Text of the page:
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Embattled Harvard professor resigns

Hauser due to return after year’s leave

HARVARD INVESTIGATION Problems with three of Marc Hauser’s published papers were found. One, was retracted. Two other papers were corrected. HARVARD INVESTIGATION
Problems with three of Marc Hauser’s published papers were found. One, was retracted. Two other papers were corrected.
By Carolyn Y. Johnson
Globe Staff / July 20, 2011

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Marc Hauser, a well-known Harvard psychology professor who has been on leave since an internal investigation found him guilty of eight counts of scientific misconduct, is leaving the university.

“Marc Hauser has resigned his position as a faculty member, effective Aug. 1, 2011,’’ Harvard spokesman Jeff Neal wrote in an e-mail response to inquiries from the Globe.

Hauser was a popular professor known for his research and writing on the evolutionary underpinnings of morality and the traits that make the human mind distinct from those of animals. He took a leave of absence after a faculty committee concluded a three-year investigation that was first reported last August by the Globe. But he was due to return to the university this fall, a prospect that made many of his former colleagues uncomfortable.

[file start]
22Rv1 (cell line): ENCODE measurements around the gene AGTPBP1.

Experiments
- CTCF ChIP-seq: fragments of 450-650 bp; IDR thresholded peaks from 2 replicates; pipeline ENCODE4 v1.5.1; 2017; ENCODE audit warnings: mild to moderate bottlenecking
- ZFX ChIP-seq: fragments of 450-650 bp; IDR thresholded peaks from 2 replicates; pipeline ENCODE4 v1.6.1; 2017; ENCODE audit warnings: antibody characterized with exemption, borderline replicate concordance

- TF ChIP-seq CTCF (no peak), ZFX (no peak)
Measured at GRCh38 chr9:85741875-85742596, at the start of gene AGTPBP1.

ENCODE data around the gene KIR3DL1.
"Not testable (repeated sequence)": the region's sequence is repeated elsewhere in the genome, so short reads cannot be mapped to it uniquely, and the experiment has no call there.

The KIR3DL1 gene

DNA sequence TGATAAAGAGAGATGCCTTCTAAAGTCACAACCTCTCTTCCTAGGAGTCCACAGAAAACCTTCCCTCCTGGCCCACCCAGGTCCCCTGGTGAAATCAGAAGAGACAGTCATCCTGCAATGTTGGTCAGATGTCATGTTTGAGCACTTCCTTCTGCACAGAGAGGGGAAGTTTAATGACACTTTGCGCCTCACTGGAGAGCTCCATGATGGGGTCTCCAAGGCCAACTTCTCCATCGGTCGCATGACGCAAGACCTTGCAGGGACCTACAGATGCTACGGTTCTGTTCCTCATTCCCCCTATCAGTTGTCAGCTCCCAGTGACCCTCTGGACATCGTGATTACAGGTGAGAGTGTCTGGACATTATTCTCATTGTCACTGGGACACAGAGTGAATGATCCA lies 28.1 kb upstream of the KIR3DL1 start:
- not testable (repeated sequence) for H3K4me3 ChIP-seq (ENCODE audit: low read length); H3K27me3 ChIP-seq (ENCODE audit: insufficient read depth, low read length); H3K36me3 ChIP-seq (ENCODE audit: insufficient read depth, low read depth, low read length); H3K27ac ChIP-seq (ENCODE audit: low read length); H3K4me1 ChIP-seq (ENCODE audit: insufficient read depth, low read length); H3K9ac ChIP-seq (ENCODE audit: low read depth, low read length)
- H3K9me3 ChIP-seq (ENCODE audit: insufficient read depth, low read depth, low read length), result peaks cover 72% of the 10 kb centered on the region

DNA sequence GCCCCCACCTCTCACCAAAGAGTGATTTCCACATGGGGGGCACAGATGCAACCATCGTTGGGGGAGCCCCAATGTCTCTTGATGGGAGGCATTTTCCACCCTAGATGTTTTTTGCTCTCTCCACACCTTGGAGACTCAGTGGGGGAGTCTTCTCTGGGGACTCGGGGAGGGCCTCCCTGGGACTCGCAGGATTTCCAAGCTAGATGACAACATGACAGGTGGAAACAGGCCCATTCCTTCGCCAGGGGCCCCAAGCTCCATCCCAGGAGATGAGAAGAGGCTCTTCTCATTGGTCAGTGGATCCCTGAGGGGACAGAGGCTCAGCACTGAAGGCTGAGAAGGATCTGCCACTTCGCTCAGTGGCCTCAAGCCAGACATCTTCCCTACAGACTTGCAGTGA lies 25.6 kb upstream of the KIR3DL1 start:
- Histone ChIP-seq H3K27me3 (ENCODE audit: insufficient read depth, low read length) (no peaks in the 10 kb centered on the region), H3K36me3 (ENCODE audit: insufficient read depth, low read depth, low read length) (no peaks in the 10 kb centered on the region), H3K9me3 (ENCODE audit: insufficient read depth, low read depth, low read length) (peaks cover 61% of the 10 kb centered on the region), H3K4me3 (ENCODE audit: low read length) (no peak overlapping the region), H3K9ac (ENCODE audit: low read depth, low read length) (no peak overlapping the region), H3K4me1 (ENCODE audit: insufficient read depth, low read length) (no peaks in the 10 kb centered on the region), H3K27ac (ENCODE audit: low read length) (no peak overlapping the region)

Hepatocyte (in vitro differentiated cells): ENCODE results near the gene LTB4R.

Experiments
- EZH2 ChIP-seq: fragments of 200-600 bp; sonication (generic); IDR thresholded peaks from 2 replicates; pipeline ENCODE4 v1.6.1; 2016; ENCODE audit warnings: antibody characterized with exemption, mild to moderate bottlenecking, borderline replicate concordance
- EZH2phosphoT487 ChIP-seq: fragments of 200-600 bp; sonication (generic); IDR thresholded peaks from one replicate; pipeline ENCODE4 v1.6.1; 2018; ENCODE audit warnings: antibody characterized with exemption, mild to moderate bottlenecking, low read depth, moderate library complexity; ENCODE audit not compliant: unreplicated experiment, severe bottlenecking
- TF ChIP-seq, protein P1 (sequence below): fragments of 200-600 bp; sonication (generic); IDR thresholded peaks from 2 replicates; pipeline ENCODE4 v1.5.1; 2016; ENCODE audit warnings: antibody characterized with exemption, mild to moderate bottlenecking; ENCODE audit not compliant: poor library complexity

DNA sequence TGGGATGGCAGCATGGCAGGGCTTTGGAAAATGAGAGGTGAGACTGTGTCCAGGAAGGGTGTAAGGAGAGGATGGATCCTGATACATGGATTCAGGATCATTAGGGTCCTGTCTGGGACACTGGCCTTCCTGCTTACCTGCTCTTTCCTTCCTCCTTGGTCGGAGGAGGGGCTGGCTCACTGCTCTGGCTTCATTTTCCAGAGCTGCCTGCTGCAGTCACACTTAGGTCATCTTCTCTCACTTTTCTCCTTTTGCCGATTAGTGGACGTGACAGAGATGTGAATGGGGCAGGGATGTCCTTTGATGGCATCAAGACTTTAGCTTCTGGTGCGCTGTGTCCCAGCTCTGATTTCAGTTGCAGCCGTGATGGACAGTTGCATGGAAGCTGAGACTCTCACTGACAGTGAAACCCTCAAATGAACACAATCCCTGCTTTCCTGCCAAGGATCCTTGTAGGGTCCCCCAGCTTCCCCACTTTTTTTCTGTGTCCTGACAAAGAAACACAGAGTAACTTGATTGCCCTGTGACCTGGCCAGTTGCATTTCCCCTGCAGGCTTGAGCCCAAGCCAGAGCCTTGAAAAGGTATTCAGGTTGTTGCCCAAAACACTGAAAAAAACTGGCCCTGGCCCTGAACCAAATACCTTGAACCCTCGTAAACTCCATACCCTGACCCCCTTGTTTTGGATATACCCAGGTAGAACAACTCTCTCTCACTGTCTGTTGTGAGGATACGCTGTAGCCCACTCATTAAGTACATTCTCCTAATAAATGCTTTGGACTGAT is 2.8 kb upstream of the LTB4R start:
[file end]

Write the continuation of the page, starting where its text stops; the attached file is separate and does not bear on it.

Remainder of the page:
A large majority of the Harvard psychology faculty had voted not to allow him to teach in the department this year, and the dean of the arts and sciences faculty, Michael D. Smith, had supported their position.

“While on leave over the past year, I have begun doing some extremely interesting and rewarding work focusing on the educational needs of at-risk teenagers,’’ Hauser wrote to the dean in a brief resignation letter, dated July 7, that Harvard released. “I have also been offered some exciting opportunities in the private sector. While I may return to teaching and research in the years to come, I look forward to focusing my energies in the coming year on these new and interesting challenges.’’

Hauser did not respond to e-mail and voice-mail messages requesting a comment.

His resignation brings some resolution to the turmoil on campus over his status, but it still leaves the scientific community trying to sort out what findings within Hauser’s large body of work they can trust. Three published papers led by Hauser were thrown into question by the investigation; one was retracted and two were corrected. Problems were also found in five studies that were either not published or corrected prior to publication.

“What it does do is it provides some sort of closure for people at Harvard. . . . They were in a state of limbo,’’ said Gerry Altmann, editor of the journal Cognition. Based on information provided to him by Harvard last year, Altmann said, the only plausible conclusion was that some of the data in a study published in his journal in 2002 and retracted last year had been fabricated.

“There’s just been this cloud hanging over the department,’’ Altmann said. “. . . It has no real impact on the field more broadly.’’